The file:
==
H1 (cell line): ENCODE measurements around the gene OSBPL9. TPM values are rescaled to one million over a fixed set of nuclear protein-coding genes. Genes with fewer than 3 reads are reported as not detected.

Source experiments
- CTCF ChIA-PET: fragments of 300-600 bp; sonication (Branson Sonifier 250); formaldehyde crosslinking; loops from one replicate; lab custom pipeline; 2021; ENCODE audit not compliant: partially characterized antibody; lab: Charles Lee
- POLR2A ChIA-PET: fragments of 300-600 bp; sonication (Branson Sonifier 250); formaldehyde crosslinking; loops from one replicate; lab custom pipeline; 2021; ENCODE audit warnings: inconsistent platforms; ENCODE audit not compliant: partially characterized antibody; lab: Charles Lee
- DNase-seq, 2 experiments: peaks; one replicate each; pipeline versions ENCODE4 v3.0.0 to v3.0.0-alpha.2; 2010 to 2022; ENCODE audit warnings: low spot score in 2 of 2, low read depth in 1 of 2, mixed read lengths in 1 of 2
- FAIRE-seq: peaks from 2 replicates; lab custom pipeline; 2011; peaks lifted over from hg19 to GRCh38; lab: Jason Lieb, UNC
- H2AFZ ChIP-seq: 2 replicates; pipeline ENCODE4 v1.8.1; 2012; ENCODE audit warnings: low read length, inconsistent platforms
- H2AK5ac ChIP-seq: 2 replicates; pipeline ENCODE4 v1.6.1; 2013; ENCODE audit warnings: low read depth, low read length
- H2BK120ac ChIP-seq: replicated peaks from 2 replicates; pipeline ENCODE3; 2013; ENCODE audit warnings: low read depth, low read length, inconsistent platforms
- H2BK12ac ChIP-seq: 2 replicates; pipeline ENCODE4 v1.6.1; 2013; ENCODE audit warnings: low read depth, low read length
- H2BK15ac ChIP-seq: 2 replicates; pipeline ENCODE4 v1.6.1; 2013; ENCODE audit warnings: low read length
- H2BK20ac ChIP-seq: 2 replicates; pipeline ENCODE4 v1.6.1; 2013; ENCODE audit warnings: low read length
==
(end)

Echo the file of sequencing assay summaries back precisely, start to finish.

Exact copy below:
H1 (cell line): ENCODE measurements around the gene OSBPL9. TPM values are rescaled to one million over a fixed set of nuclear protein-coding genes. Genes with fewer than 3 reads are reported as not detected.

Source experiments
- CTCF ChIA-PET: fragments of 300-600 bp; sonication (Branson Sonifier 250); formaldehyde crosslinking; loops from one replicate; lab custom pipeline; 2021; ENCODE audit not compliant: partially characterized antibody; lab: Charles Lee
- POLR2A ChIA-PET: fragments of 300-600 bp; sonication (Branson Sonifier 250); formaldehyde crosslinking; loops from one replicate; lab custom pipeline; 2021; ENCODE audit warnings: inconsistent platforms; ENCODE audit not compliant: partially characterized antibody; lab: Charles Lee
- DNase-seq, 2 experiments: peaks; one replicate each; pipeline versions ENCODE4 v3.0.0 to v3.0.0-alpha.2; 2010 to 2022; ENCODE audit warnings: low spot score in 2 of 2, low read depth in 1 of 2, mixed read lengths in 1 of 2
- FAIRE-seq: peaks from 2 replicates; lab custom pipeline; 2011; peaks lifted over from hg19 to GRCh38; lab: Jason Lieb, UNC
- H2AFZ ChIP-seq: 2 replicates; pipeline ENCODE4 v1.8.1; 2012; ENCODE audit warnings: low read length, inconsistent platforms
- H2AK5ac ChIP-seq: 2 replicates; pipeline ENCODE4 v1.6.1; 2013; ENCODE audit warnings: low read depth, low read length
- H2BK120ac ChIP-seq: replicated peaks from 2 replicates; pipeline ENCODE3; 2013; ENCODE audit warnings: low read depth, low read length, inconsistent platforms
- H2BK12ac ChIP-seq: 2 replicates; pipeline ENCODE4 v1.6.1; 2013; ENCODE audit warnings: low read depth, low read length
- H2BK15ac ChIP-seq: 2 replicates; pipeline ENCODE4 v1.6.1; 2013; ENCODE audit warnings: low read length
- H2BK20ac ChIP-seq: 2 replicates; pipeline ENCODE4 v1.6.1; 2013; ENCODE audit warnings: low read length